The Frankfurt Motor Show
1991 Lotus M200 Speedster fully operational concept car
The Lotus marque has never rested upon its legendarily rich history, and a continuing series of forward-thinking concept cars has demonstrated Hethel's wide-ranging capabilities in all aspects of automotive engineering. The Lotus M200 concept car was first presented, as a Speedster version of the Lotus Elan M100, at the Frankfurt Motor Show of 1991. This striking little car was also featured at such other major International exhibitions as the Geneva Salon de l'Automobile, in 1992.
The new backbone-chassised Type 100 Elan aroused immediate controversy as the first front-wheel drive Lotus. Styled by Peter Stevens the distinctive new body shape proved very effective aerodynamically, and the new model when launched at the 1989 London Motor Fair won an important award from the British Design Council and by 1992 more than 3,800 had been built and sold.
In the M200 offered here, designer/stylist Julian Thompson whose subsequent Lotus Elise model would become a true best seller produced a most exciting prospect with a simple airstream deflector instead of true windscreen, individual driver and passenger cockpit openings, a large rear wing and fared-in headlight positions replacing the retractable style of the baseline production model.
Julian Thompson fashioned this engaging little concept car as a niche special "for real enthusiasts" but his intention was as much "to show management how we could move on from the Elan". His windscreen inspiration came from the Ferrari 312B Formula 1 car design, while the M200 design also explored the use of bigger wheels, but the project lapsed after its original inception in 1988-89 and no work was done to complete it for some eighteen months. Suddenly, as Mr Thompson confided to Olav Glasius: "...a show car was needed in a hurry!". This M200 was then modeled upon the basis of "...a blue Lotus Elan returned by a customer..." which subsequently caused the Lotus company a degree of heartburn when it was realized that here was a much-publicised little show car built upon the core of a car they did not own...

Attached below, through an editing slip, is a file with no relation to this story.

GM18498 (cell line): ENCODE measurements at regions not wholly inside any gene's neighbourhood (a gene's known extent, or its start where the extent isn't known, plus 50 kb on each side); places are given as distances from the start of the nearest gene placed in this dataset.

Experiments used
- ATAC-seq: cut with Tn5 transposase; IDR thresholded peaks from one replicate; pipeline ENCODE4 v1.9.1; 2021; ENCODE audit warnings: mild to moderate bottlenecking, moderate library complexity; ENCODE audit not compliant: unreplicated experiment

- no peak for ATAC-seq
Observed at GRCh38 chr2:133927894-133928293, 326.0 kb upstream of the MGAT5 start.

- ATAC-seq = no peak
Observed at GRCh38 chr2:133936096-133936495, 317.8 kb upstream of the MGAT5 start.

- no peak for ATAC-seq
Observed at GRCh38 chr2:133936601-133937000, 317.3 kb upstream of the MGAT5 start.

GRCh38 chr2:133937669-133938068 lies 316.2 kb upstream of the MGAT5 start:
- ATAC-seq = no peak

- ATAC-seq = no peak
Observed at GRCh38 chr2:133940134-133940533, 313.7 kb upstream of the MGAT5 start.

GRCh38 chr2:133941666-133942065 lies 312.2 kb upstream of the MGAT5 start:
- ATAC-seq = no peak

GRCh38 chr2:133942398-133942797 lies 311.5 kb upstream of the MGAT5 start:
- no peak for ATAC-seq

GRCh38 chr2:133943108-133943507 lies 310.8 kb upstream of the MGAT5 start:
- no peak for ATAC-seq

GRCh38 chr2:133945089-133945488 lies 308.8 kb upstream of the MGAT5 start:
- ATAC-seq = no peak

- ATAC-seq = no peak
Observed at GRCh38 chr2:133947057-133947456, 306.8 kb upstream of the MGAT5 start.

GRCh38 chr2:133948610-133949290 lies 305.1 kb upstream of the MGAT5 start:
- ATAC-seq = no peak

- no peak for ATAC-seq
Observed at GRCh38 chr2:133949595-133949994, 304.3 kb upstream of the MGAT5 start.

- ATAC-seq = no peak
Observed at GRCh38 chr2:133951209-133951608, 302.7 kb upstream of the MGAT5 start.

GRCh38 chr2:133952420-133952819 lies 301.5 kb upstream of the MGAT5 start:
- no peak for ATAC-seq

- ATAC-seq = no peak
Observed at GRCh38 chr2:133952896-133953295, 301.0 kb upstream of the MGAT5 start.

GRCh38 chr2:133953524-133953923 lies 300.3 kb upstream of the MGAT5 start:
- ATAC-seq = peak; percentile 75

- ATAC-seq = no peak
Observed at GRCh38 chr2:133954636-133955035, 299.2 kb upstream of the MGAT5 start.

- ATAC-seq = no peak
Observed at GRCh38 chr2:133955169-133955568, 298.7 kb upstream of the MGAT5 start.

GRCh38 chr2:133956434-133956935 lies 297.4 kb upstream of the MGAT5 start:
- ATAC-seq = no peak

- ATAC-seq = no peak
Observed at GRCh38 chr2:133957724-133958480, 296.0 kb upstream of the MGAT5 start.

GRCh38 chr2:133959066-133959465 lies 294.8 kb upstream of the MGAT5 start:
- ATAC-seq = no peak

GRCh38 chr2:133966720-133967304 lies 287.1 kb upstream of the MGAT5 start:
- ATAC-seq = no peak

This little local difficulty was corrected as David Brisbourne designed the startling interior while Russell Carr detailed the exterior treatment. The interior fabric was chosen from "a lady's swimsuit" and Julian Thompson also admitted that the first time they actually tried the M200 it had been so hastily assembled that "...the instant we used the brakes they fell off!".
The car was subsequently loaned by Lotus to the British Automobile Association (AA) as an attention-grabbing promotional and marketing showpiece, during which period it suffered some indignity and began to deteriorate cosmetically.
The Lotus M200 was eventually offered for sale by auction at Silverstone where it was bought by Lotus dealer Paul Matty. Olav Glasius really enjoyed the artistry, ingenuity and wit embodied within this concept car design and he was eventually able to acquire it from Mr Matty.
He then commissioned Ken and Neil Myers in England to restore and repaint this car to original order, as now offered here. The Myers'magic completed it as a running car, and the finished machine was UK road registered. It is now offered here as a uniquely distinctive Lotus two-seater which is certain to turn heads wherever it appears. As the M200 'Concept Vehicle' it promoted Lotus Active rear-steer, engine cam-profile technology Lotus Variable Valve Actuation...and so much more. In the metal and composite the M200 survives today as a beautifully presented and delightful product of its time, a now road-useable concept car of considerable distinction.